Let's just get this out of the way in the beginning: I love the idea of being a stay-at-home mom, and it irks me when others have less than positive things to say about them. I was raised by one, after all! (Side note: I also can't stand when stay-at-home moms criticize women who return to work. Let's stop with the judging, yinz! Each woman makes the best choice for her family and what she chooses is really none of your business or concern, period, end of story).
Ahem, anyway. Even though it's none of your business, I'm still sharing.
In my ideal world, say, if I won the lottery tomorrow -- even just a smaller one, not the Mega Millions, I'm not picky -- I'd stay home once Baby enters the picture. But when Kyle and I decided we were ready for kids, we made that decision knowing that we probably weren't yet ready for life on one income. We could scrape by, yes. But we couldn't save much for our next house or college. We would be stretched thin, and that was a little scary. And we didn't want to wait the three, four, or five years it might have taken until we had a comfortable cushion.
It was still a really hard decision to make, especially after I actually got pregnant and it was no longer a hypothetical choice. I had several good, long cries about it (I'm sure I'll have a few more in the future too). The worst was when we actually toured the daycare I knew we'd choose. It felt so real then, the idea of dropping our baby off for a big part of the day. I was weepy throughout lunch afterward, which I'm certain our waiter really enjoyed. This is never an easy thing to consider.
But now that our course is set, I've started seeing several good things about it too. There are always trade-offs to any situation, and I can see the positives alongside the negatives now. Things like earlier socialization for Baby, more adult interaction and better future career prospects for me, and obviously, less of a strain on our finances. We'll have an easier time saving for braces. We'll be able to buy our "forever home" sooner. Should one of us lose our job, it would be awful, but not devastating -- there's an extra leg to stand on.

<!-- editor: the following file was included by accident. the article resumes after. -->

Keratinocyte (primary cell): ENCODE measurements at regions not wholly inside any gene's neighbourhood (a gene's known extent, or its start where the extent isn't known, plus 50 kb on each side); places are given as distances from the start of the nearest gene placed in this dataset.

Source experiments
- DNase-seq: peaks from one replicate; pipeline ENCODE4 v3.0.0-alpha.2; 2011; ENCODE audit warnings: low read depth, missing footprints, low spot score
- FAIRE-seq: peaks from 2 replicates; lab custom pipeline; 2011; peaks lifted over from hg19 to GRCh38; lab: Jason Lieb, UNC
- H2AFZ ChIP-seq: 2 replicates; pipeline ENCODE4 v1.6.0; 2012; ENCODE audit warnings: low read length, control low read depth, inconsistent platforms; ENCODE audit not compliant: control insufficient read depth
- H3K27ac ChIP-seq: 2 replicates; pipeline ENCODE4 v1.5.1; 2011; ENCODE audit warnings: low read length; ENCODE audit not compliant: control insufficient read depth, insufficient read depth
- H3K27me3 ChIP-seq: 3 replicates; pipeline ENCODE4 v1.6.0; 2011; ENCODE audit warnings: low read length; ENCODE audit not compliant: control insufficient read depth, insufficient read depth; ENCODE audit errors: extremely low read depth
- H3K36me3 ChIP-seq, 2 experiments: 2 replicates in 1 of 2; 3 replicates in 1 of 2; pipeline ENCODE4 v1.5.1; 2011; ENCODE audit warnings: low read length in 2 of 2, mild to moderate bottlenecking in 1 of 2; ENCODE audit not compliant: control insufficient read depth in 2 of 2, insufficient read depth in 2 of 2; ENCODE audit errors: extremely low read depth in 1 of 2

And so, last week we put down a deposit for daycare.
To be honest, we only seriously looked at one. That's supposed to be a huge no-no when considering child care, but I knew even before the positive pregnancy test that it's the one we would use. It's the only one that makes the idea of dropping our baby off in the morning okay.
It's the daycare in my office building.
Despite me working wayyyy up among the clouds in our skyscraper, Baby could not be physically closer with any other working-mama option. The daycare has an open-door policy, where parents are free to come in throughout the day (we saw several during our hour-long tour). There are two rooms for nursing, which will be awesome. I am really, really happy that we'll be close.
Also -- and this could be a fluke -- but when we toured this daycare, the babies looked happy. Several tiny little girls positively beamed at Kyle, and for a guy whose own niece was slightly afraid of him as a wee one, this was majorly flattering. There was a good ratio of kids-to-caregivers, and the infants were sitting in their Bumpos, sleeping in their cribs, practicing their crawling, and generally just looking nice and content. The staff was friendly, warm, and eager to answer our questions. Most had been at the center for several years. I had a good feeling walking through the halls.
That good feeling still fights a hard battle against my impending separation anxiety almost every day. Honestly, it could be the very best daycare in the world, and I'd still have mixed feelings about it. But now that Baby's arrival is getting a little closer, I've realized that I might have had mixed feelings about staying at home too. And by "mixed feelings," I mean "total panic about buying Christmas presents."
And so, that is our plan for now. Soak up maternity leave, then bring Baby along into the big city next summer. And kiss working lunch breaks goodbye, because I'll be busy then too, thank you very much.
She never quite leaves her children at home, even when she doesn't take them along.
[Margaret Culkin Banning]